Online content serves a variety of purposes within any business. The absolute fundamental purpose of content is for your users or visitors to gain information about you, your products or your services, who you are and why you exist. This is the primary reason alongside transactional services that businesses have websites at all. Gating all your content just isn’t realistic, so it’s important to look at the content you have and categorize it appropriately.
For an example, most businesses keep a blog. The blog content serves two primary purposes. It gives SEO benefit by adding to your overall site’s amount of relevant industry content. The use of keywords within that content will also play a role in potentially improving your search engine visibility. Blogs also provide visitors with additional content relevant to you and your business. These may be thought pieces or industry statistics to help generate interest as well as being topic specific pages for linking purposes and social sharing. If you gate content like this, you are most certainly hindering yourself. The leads and data collected from your gate will not make up for the other value this content brings by being openly visible to all.
Ask yourself if your content is valuable enough to gate. Is this something a user could easily get elsewhere as a result of another Google search that might be quicker than filling in your gate’s data collection? Is this unique to your business or highly valuable content? If it is, then you can give serious consideration to using a gate. As with all online call to actions, there needs to be a strong enough element or desire or sense of reward presented for users to complete your requested actions. Valuable types of content include white papers or industry reviews that are both unique but also substantial in scale and value to the right individual.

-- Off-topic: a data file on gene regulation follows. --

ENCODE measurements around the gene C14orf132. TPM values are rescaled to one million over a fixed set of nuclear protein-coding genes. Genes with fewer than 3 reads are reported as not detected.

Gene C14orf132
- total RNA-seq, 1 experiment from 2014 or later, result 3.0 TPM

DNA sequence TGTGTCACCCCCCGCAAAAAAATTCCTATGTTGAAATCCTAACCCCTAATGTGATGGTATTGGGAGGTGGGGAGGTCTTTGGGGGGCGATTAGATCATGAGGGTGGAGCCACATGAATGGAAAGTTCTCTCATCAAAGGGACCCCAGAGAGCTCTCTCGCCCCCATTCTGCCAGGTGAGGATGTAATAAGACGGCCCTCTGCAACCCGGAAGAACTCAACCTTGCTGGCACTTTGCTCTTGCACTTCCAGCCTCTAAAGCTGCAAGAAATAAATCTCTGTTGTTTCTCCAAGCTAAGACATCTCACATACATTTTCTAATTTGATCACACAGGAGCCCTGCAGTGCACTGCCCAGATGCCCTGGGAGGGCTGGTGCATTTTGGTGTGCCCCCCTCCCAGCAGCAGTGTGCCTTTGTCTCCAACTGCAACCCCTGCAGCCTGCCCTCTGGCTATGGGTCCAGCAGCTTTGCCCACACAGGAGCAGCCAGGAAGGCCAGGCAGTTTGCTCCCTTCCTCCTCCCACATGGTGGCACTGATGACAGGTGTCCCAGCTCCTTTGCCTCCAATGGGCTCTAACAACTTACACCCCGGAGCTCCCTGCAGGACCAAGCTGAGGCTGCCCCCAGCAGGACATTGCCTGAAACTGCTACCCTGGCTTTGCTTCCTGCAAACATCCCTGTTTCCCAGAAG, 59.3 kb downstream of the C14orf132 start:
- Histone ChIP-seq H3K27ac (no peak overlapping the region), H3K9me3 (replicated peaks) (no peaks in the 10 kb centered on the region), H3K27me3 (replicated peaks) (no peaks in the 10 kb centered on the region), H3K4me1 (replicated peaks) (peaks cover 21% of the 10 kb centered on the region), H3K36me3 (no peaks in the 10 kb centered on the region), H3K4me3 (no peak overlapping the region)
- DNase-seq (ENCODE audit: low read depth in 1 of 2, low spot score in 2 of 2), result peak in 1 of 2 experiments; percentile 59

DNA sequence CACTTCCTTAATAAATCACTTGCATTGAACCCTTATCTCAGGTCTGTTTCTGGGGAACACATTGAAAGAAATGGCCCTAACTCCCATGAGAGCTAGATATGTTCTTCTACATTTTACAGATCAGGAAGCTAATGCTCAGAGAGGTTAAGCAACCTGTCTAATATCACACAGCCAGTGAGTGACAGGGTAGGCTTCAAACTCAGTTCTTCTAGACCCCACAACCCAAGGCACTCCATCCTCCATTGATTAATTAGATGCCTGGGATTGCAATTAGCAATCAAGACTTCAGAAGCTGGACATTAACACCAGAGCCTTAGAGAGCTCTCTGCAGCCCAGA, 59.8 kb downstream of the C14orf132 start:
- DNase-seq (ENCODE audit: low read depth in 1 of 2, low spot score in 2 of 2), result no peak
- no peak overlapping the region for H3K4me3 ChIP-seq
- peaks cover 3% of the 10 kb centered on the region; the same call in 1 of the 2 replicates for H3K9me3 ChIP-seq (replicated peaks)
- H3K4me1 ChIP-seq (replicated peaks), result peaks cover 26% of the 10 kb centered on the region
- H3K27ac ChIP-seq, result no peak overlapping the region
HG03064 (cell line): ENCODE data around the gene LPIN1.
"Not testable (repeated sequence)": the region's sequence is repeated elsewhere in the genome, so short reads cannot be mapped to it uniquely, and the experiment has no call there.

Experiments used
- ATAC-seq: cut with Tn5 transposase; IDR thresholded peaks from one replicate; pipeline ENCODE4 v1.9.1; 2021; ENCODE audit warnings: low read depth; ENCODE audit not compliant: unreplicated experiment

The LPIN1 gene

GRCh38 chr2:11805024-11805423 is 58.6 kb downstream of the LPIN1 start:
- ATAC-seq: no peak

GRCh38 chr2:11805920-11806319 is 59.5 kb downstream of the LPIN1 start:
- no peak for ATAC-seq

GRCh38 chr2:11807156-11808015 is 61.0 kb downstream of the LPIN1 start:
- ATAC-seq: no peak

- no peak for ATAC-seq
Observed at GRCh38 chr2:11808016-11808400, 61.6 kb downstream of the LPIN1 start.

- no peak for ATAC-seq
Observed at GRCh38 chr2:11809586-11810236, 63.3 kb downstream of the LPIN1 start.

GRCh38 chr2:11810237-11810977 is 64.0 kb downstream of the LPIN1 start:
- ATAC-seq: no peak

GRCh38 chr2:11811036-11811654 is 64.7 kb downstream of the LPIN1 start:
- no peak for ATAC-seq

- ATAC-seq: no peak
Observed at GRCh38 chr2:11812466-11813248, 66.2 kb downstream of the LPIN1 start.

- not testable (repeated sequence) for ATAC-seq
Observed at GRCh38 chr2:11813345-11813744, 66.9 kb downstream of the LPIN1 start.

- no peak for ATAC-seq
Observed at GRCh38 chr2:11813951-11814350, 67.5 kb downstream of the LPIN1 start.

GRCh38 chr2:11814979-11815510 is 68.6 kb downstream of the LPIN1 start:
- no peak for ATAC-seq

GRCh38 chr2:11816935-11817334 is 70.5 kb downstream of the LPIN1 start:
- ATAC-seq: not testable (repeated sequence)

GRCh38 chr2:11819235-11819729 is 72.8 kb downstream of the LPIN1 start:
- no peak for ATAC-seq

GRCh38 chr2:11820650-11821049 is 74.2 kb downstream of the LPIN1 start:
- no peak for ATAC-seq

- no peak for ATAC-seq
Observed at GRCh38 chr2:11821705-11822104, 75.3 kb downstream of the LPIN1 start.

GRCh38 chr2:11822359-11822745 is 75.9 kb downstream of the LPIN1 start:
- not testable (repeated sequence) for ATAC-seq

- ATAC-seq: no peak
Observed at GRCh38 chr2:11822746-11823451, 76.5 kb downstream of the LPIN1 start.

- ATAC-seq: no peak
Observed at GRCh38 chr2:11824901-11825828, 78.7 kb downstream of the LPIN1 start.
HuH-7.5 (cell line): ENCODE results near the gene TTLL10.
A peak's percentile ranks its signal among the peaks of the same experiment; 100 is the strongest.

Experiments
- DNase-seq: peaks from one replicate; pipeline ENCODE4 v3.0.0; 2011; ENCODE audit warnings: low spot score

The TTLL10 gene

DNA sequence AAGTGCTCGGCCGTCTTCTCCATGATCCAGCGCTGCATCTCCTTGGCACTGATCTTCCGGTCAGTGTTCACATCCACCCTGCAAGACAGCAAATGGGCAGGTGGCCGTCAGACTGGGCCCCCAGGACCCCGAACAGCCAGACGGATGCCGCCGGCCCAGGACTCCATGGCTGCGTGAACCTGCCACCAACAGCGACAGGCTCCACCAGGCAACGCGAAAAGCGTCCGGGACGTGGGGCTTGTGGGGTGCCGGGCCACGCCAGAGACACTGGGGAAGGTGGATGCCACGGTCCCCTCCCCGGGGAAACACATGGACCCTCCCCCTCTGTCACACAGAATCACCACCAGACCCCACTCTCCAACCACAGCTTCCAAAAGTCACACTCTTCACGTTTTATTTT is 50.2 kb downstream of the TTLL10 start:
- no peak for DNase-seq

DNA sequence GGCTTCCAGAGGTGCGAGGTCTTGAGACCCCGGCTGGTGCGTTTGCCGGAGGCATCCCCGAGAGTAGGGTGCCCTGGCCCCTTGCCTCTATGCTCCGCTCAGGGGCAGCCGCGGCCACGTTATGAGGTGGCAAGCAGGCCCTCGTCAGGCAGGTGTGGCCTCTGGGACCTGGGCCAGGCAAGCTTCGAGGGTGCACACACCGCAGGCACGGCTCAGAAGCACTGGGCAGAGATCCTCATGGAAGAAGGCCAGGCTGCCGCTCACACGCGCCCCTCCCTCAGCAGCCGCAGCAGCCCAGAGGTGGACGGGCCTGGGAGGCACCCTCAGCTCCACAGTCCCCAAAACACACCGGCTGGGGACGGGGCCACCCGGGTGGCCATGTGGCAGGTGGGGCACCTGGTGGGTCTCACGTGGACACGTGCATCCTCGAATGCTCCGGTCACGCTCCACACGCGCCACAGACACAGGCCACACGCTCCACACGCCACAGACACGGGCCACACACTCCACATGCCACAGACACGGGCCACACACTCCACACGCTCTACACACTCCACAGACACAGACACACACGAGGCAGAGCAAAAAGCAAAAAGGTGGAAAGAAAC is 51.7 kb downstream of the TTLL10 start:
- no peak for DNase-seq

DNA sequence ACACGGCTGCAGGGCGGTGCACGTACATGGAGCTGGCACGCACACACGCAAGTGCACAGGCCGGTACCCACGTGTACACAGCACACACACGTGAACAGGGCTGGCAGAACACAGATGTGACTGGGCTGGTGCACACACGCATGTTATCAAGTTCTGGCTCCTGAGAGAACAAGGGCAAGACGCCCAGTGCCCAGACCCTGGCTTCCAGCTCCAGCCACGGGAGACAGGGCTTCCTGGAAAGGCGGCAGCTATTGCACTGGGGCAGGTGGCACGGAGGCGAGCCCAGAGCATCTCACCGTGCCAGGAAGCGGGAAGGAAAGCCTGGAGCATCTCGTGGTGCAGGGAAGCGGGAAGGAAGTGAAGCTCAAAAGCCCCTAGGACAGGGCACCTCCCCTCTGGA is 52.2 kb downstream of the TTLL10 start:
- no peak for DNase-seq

Review the content funnel below to get a better idea of what to gate and what should be registration free.
Logistically can you handle these leads?
Does your business have the time and personnel available to turn what will likely be relatively soft leads into genuine new business opportunities? If you don’t have this structure in place, then it’s likely the positive impact of your content being available for all to view is more valuable in generating direct leads instead. Even if you do have the right structure in place, have you reviewed its success rate? How many of those soft leads do you need to acquire to generate revenue and is that revenue worth the time spent chasing the leads in the first place?
As with any marketing techniques, and to use the age old cliché, there is no one size fits all solution when it comes to gating your content. If you ask yourself the right questions, and you take a good look at the content you have and its current main purpose to the business, it should be relatively clear if a gate is appropriate.
It could be you’re reading this because you want to use a content gate to generate more leads from your website, but you’re struggling to find the right way to do this. A strong consideration should be given at this stage to investing the time and money in creating content that is valuable enough to warrant a gate.
If in doubt, test! The proof, as always, is in the pudding.